5 Tips to Keep Your Privacy on Facebook

Facebook honcho Mark Zuckerberg famously implied during a 2010 talk that the age of privacy was over, so as you’d expect, the company is notoriously awful about oversharing (and overcollecting) your data.

To be clear, Facebook’s entire goal is to nab as much info about you as possible, and makes locking things down tricky: It changes its privacy policy often, by default, leaves crucial settings at their most open and happily uses tracking cookies (among other technology) to gather your data and infiltrate your every move. One especially insidious tidbit: Simply visiting any website that has a Facebook Like button on it — you know, virtually every site now — sends an identifiable ping back to the company’s servers, no matter whether you click it or not, or even have a Facebook account, for that matter.

Famously, an Austrian sued the company to determine what info it had stored about him, and received a 1,200-page folder — of just three years of activity. And by incorporating photo recognition, the company now has a biometric database that would make the CIA envious. (Then again, Zuckerberg and company needn’t work too hard, as users tend to happily hand out their entire profile and those of their friends to corporations in the stroke of a Like.)

You could fill a library with all the possible settings to adjust, but there are a few major ones everyone should deal with. You can start with the grandma-boss-lover rule of posting: Assume they all see whatever you put online and act accordingly. But then follow these steps to lock down your Facebook account.

1. Stop Facebook Cookies From Following You

Even if you log out of Facebook, it will persistently track your Web browsing until you quit your browser or install a browser extension that will knock out its (and others’) ability to follow your trail.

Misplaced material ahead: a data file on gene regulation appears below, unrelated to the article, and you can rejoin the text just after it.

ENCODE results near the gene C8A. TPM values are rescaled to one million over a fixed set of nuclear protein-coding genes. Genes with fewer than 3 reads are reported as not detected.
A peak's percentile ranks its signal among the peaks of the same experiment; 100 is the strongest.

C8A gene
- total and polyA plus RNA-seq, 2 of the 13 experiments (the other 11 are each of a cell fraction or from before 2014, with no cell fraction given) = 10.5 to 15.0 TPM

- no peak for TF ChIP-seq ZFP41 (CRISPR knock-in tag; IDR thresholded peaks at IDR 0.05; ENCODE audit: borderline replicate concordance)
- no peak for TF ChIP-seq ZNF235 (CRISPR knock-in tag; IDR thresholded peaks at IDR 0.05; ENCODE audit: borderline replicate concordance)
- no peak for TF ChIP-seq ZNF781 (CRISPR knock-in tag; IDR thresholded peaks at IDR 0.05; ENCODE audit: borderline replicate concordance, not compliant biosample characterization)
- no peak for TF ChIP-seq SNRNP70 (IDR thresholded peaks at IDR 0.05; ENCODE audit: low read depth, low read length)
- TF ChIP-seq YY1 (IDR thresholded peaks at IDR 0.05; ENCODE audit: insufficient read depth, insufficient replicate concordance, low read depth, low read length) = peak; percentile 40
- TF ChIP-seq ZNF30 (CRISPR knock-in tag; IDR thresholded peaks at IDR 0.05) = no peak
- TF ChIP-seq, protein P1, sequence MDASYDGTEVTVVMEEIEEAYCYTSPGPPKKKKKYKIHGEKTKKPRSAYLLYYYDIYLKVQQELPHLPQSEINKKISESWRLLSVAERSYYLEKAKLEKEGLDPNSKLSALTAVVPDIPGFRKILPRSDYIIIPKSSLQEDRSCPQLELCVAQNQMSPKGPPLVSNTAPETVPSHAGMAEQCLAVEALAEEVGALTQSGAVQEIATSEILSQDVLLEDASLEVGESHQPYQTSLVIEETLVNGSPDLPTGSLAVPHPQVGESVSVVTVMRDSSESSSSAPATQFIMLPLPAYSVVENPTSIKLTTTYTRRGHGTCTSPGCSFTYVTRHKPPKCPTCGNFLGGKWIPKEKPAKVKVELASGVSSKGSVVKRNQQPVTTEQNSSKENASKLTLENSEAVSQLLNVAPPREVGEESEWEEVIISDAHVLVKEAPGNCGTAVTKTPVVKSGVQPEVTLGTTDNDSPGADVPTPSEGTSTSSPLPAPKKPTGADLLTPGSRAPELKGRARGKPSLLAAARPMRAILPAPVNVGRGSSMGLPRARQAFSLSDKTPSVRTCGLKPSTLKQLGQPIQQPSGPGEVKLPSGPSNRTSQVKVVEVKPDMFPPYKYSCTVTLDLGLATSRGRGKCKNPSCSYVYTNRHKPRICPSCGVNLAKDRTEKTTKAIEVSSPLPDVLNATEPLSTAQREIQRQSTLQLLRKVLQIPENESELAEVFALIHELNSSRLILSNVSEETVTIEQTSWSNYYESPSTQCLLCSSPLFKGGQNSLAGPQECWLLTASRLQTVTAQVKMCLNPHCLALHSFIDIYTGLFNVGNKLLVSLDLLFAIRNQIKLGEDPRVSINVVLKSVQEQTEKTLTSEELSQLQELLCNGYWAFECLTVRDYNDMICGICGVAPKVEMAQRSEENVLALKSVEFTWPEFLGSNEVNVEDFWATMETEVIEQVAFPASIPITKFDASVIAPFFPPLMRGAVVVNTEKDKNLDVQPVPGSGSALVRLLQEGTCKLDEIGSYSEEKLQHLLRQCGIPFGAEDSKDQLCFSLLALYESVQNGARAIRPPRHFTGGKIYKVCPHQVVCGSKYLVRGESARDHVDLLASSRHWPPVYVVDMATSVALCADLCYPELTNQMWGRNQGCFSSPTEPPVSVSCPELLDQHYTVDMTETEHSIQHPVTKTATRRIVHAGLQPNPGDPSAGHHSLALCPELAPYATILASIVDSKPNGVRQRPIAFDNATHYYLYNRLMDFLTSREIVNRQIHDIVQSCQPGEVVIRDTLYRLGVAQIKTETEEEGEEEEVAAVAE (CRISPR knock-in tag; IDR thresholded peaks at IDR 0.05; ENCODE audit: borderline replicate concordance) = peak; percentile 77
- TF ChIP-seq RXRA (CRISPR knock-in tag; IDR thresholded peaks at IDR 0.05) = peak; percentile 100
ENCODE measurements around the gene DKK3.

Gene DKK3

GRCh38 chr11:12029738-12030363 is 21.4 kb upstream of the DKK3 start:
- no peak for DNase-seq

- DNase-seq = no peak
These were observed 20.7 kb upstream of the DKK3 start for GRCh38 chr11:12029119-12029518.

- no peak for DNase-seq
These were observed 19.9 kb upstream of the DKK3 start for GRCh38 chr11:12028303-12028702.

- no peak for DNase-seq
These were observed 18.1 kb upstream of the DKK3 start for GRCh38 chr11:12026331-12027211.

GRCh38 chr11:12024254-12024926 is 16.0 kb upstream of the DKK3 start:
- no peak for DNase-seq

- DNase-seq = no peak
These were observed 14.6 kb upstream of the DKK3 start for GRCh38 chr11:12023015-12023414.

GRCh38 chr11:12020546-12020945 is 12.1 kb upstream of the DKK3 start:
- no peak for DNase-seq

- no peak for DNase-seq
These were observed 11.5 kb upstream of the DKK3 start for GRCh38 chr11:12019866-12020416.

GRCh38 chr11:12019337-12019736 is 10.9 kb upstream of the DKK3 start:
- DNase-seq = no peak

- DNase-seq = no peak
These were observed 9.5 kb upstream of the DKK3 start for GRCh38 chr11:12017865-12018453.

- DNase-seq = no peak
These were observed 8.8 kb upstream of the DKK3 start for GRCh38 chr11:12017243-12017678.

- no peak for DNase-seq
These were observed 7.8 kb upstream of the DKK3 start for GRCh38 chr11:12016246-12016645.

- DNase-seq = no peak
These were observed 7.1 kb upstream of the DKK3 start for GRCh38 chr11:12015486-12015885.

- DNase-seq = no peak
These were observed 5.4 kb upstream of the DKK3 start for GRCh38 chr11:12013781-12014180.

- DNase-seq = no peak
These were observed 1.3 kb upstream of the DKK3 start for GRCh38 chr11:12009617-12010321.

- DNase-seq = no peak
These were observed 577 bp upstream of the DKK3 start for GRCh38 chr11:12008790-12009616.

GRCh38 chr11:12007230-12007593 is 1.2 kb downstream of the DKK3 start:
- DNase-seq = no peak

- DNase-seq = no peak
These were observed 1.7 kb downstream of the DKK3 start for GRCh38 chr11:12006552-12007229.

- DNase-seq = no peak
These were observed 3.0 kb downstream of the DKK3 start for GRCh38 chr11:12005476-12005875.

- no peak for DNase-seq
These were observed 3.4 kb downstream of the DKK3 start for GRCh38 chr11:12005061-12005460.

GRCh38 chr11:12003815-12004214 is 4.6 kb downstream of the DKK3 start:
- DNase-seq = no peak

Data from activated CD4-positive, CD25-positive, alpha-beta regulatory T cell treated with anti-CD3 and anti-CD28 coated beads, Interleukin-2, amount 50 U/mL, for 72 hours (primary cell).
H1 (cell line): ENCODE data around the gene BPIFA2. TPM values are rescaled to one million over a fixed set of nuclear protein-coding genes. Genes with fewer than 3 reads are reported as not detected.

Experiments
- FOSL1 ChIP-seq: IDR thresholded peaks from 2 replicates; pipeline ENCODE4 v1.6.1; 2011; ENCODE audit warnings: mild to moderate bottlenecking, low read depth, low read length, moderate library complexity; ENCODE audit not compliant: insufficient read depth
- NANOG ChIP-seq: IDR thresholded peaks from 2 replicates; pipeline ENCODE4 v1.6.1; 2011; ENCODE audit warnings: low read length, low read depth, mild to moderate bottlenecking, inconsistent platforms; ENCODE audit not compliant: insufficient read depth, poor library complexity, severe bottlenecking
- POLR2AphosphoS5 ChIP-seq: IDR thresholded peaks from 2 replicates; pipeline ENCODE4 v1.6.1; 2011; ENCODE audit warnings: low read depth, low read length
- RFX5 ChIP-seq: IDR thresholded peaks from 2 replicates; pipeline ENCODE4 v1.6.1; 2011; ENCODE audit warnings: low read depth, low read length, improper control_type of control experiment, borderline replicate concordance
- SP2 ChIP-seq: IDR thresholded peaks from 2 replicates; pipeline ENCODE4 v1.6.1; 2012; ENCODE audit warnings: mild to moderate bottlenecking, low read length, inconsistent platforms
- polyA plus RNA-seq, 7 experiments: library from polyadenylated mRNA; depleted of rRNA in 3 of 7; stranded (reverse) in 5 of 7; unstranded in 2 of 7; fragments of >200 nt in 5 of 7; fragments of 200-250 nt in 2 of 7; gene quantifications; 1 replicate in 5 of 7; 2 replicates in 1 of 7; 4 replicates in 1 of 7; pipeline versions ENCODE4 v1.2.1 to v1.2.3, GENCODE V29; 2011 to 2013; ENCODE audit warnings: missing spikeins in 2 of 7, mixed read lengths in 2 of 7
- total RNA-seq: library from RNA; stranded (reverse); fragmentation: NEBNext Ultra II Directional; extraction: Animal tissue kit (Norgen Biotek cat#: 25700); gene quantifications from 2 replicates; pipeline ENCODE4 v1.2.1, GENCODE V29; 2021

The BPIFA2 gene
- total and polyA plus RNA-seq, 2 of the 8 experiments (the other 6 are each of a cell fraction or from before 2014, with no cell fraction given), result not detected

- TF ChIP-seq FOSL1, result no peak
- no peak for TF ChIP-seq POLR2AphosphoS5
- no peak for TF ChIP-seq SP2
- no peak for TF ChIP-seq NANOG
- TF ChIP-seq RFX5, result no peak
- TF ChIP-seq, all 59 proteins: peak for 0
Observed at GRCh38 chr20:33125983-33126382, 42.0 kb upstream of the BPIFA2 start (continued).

Download the free browser extension Ghostery for Firefox or Chrome.

Follow the arrows of the setup wizard. You can select check boxes to send anonymous statistical data or enable auto-update.

Specify which page elements Ghostery should block from communicating with third-party servers. Choices include advertising, analytics, beacons, privacy and widgets.

Review the list of trackers that follow you automatically when you visit a website. You may be surprised by the number.

2. Limit Access to Your Old Status Updates

There’s no reason the whole world needs to know you had tacos for lunch in September 2010.

Click Privacy Settings > Limit Past Posts next to “Limit the audience for posts you’ve shared with friends of friends or Public?” This will convert all your old posts to be viewable only by your friends (instead of the public).

Click Limit Old Posts, then click Confirm. Note: This is a difficult setting to undo, as you’ll have to go post-by-post to change this setting later.

3. Stop People From Tagging You

Tired of manually untagging yourself from questionably appropriate photos?

Click Timeline And Tagging under the Privacy tab on the left.

Set the dropdowns for “Who can add things to my timeline?,” “Who can see things on my timeline?” and “How can I manage tags people add and tagging suggestions?” to Friends.

Toggle “Who sees tag suggestions when photos that look like you are uploaded?” to No One.

4. Prevent Friends From Taking Your Info via Apps

When your friends go into “Farmville” or “Words With Friends” through Facebook, they currently take your data.

Click Privacy Settings.

Click Apps from the left-hand menu.

Select Edit next to Apps Others Use.

Check boxes to determine what info you want shared when other people use apps. There are 17 options that vary from Birthday to If I’m Online.

5. Stop Broadcasting Your Web Activity Everywhere

If you find it creepy that your friends visiting Yelp know where you’ve been eating, turn off the personalization.

Click Privacy Settings.

Click Apps from the left-hand menu.

Click Edit next to the Instant Personalization tab.

Uncheck the box next to “Enable instant personalization on partner websites.”

Click Confirm.

Laptopmag.com Contributor